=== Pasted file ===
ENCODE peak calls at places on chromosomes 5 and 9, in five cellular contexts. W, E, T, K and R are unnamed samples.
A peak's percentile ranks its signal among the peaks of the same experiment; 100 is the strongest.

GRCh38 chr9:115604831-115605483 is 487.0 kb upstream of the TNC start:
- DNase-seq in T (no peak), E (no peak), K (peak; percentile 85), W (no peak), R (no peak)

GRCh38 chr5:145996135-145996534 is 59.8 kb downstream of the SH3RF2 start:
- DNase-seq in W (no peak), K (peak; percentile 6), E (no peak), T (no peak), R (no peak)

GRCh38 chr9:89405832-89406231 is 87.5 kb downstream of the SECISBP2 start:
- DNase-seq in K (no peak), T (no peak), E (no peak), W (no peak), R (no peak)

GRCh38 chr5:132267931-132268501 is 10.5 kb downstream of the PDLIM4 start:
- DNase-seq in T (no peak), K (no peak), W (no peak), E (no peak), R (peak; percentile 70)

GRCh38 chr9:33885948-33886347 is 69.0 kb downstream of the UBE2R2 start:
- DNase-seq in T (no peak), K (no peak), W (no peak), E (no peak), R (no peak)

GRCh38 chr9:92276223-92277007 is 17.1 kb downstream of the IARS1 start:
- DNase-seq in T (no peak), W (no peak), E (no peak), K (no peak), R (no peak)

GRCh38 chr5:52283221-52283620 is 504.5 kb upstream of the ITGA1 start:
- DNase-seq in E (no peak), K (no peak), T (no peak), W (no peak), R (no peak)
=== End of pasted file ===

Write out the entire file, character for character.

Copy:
ENCODE peak calls at places on chromosomes 5 and 9, in five cellular contexts. W, E, T, K and R are unnamed samples.
A peak's percentile ranks its signal among the peaks of the same experiment; 100 is the strongest.

GRCh38 chr9:115604831-115605483 is 487.0 kb upstream of the TNC start:
- DNase-seq in T (no peak), E (no peak), K (peak; percentile 85), W (no peak), R (no peak)

GRCh38 chr5:145996135-145996534 is 59.8 kb downstream of the SH3RF2 start:
- DNase-seq in W (no peak), K (peak; percentile 6), E (no peak), T (no peak), R (no peak)

GRCh38 chr9:89405832-89406231 is 87.5 kb downstream of the SECISBP2 start:
- DNase-seq in K (no peak), T (no peak), E (no peak), W (no peak), R (no peak)

GRCh38 chr5:132267931-132268501 is 10.5 kb downstream of the PDLIM4 start:
- DNase-seq in T (no peak), K (no peak), W (no peak), E (no peak), R (peak; percentile 70)

GRCh38 chr9:33885948-33886347 is 69.0 kb downstream of the UBE2R2 start:
- DNase-seq in T (no peak), K (no peak), W (no peak), E (no peak), R (no peak)

GRCh38 chr9:92276223-92277007 is 17.1 kb downstream of the IARS1 start:
- DNase-seq in T (no peak), W (no peak), E (no peak), K (no peak), R (no peak)

GRCh38 chr5:52283221-52283620 is 504.5 kb upstream of the ITGA1 start:
- DNase-seq in E (no peak), K (no peak), T (no peak), W (no peak), R (no peak)